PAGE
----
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Thursday, July 26 might go down as a severe setback for the prospect of bitcoin exchange-traded funds (ETFs). For the second time, the same major trust applying for bitcoin ETF approval was rejected by the United States Securities and Exchange Commission (SEC). SEC Release No. 34-83723, File No. SR-BatsBZX-2016-30 formally denied the Winklevoss Bitcoin Trust ability to list and trade shares. The decision comes amidst high levels of optimism toward bitcoin ETF approval as soon as next month. At least one SEC official does not agree with her colleagues’ decision. 

Also read: Coinbase Flexes Muscle, Creates Political Action Committee

Bitcoin ETF Rejected by SEC, Commissioner Dissents

The SEC published its decision to deny a major bitcoin trust the ability to list and trade shares as an ETF. In a 92 page explanation, the US’s primary regulator of such markets rejected a rule change at the behest of Bats BZX Exchange. The proposed change would have allowed bitcoin tethered investment products.

Bats BZX finds itself in nearly the exact same position as last year, when it was rejected the first time. On appeal, Bats’ petitioning brought with it robust public commenting in hope of changing the agency’s mind. 

Major Bitcoin ETF Rejected by SEC: One Commissioner Disagrees Publicly

Perhaps a positive indication for enthusiasts is how the SEC stipulated to not have prejudice necessarily against cryptocurrencies. Their latest decision places blame on the proposal rather than its particular elements. Though it is rejecting the application and rule change, “the Commission emphasizes that its disapproval does not rest on an evaluation of whether bitcoin, or blockchain technology more generally, has utility or value as an innovation or an investment,” the SEC assured.

They’re kicking back the rule change “because, as discussed in detail below, BZX has not met its burden under the Exchange Act and the Commission’s Rules of Practice to demonstrate that its proposal is consistent with the requirements of the Exchange Act Section 6(b)(5), in particular the requirement that its rules be designed to prevent fraudulent and manipulative acts and practices,” tantalizingly noting how in time, “regulated bitcoin-related markets may continue to grow and develop.”

Not Everyone at the SEC in Agreement on Latest Bitcoin ETF Rejection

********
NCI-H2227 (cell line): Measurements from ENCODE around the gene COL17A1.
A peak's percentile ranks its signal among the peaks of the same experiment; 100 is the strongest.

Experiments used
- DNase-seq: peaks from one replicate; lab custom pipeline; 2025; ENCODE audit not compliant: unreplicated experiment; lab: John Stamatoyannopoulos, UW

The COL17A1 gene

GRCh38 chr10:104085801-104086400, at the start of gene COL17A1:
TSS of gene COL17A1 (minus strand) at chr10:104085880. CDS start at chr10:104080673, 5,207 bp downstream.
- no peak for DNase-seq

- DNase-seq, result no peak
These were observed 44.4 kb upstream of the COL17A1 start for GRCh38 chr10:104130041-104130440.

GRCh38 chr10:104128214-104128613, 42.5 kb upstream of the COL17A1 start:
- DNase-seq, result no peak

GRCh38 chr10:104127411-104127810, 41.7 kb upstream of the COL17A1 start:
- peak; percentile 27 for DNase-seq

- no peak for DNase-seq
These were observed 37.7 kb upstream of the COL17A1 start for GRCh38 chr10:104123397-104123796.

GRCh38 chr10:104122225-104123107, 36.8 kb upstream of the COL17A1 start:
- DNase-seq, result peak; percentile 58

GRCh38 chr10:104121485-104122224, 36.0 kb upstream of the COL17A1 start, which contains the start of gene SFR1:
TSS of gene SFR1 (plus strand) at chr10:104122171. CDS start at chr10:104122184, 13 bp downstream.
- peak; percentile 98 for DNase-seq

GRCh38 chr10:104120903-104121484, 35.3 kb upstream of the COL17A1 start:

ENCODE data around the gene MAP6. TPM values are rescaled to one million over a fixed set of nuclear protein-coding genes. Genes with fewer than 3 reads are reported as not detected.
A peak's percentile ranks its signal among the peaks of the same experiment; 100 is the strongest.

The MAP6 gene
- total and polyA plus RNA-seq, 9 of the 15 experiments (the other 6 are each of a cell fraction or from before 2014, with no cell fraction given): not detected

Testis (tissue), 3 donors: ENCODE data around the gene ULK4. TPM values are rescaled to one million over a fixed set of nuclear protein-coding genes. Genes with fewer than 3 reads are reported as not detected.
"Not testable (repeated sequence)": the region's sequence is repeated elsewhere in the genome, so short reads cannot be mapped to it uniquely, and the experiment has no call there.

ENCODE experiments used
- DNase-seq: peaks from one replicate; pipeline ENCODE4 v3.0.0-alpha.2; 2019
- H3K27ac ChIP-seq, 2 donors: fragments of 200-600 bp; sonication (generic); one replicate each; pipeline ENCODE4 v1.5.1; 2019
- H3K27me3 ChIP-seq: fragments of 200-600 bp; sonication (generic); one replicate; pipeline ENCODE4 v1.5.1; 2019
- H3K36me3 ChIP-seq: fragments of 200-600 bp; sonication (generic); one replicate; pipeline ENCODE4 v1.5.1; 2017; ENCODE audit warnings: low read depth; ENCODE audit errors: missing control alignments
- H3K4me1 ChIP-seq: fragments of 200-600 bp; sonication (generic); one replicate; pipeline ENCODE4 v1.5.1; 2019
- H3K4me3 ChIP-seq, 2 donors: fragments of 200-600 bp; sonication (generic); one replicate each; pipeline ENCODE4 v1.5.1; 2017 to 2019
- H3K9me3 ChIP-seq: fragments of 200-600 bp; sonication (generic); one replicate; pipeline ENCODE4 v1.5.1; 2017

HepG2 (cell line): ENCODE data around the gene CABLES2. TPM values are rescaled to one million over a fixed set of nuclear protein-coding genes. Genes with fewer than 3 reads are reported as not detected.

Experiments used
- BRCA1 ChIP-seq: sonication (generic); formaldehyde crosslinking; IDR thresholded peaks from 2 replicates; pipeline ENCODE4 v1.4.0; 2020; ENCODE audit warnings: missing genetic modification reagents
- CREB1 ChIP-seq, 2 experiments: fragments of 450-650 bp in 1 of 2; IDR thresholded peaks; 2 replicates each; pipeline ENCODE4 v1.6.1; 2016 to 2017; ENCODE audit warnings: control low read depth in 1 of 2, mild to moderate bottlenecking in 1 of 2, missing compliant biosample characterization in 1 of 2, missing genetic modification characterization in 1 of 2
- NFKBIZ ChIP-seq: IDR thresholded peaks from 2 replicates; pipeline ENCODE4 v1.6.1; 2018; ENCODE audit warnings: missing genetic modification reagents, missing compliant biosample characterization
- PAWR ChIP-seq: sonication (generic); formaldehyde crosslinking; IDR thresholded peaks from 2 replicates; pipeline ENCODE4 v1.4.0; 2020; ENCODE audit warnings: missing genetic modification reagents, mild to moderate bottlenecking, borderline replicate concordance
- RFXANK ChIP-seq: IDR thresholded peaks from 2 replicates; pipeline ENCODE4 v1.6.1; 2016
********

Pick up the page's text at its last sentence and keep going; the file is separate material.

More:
ETFs are considered, among cryptosphere cheerleaders for mainstream adoption, something like the holy grail of financial investment products. Exchange traded funds can be listed on legacy boards such as the New York Stock Exchange in much the same way as conventional stocks. The bitcoin variety would likely be a basket of different crypto investments, diversified and relatively low cost like mutual funds. That diversity is believed to be less risky, not to mention saving less crypto savvy investors the trouble of picking which to purchase. And, especially with regard to decentralized digital assets, the complication of holding keys, a wallet, and figuring out custody or storage is all taken care of. Retail investors are very familiar with ETFs.  

The SEC expanded on its reasoning, explaining how “existing or newly created bitcoin futures markets may achieve significant size, and an ETP listing exchange may be able to demonstrate in a proposed rule change that it will be able to address the risk of fraud and manipulation by sharing surveillance information with a regulated market of significant size related to bitcoin, as well as, where appropriate, with the spot markets underlying relevant bitcoin derivatives.”

Major Bitcoin ETF Rejected by SEC: One Commissioner Disagrees Publicly

However, not everyone at the SEC was on board with the recent decision to deny bitcoin exchange traded funds. “By precluding approval of cryptocurrency-based ETPs for the foreseeable future, the Commission is engaging in merit regulation,”  Commissioner Hester M. Peirce wrote in a published dissent from her colleagues. “Bitcoin is a new phenomenon, and its long-term viability is uncertain. It may succeed; it may fail. The Commission, however, is not well positioned to assess the likelihood of either outcome, for bitcoin or any other asset. Many investors have expressed an interest in gaining exposure to bitcoin, and a subset of these investors would prefer to gain exposure without owning bitcoin directly.”

Echoing sentiment among enthusiasts and crypto investors alike, the Commissioner wrote how such a product “based on bitcoin would offer investors indirect exposure to bitcoin through a product that trades on a regulated securities market and in a manner that eliminates some of the frictions and worries of buying and holding bitcoin directly. If we were to approve the ETP at issue here, investors could choose whether to buy it or avoid it. The Commission’s action today deprives investors of this choice. I reject the role of gatekeeper of innovation—a role very different from (and, indeed, inconsistent with) our mission of protecting investors, fostering capital formation, and facilitating fair, orderly, and efficient markets. Accordingly, I dissent,” Commissioner Peirce stressed.

What do you think this means for the future of ETFs? Let us know in the comments section below. 

Images via Pixabay, SEC.

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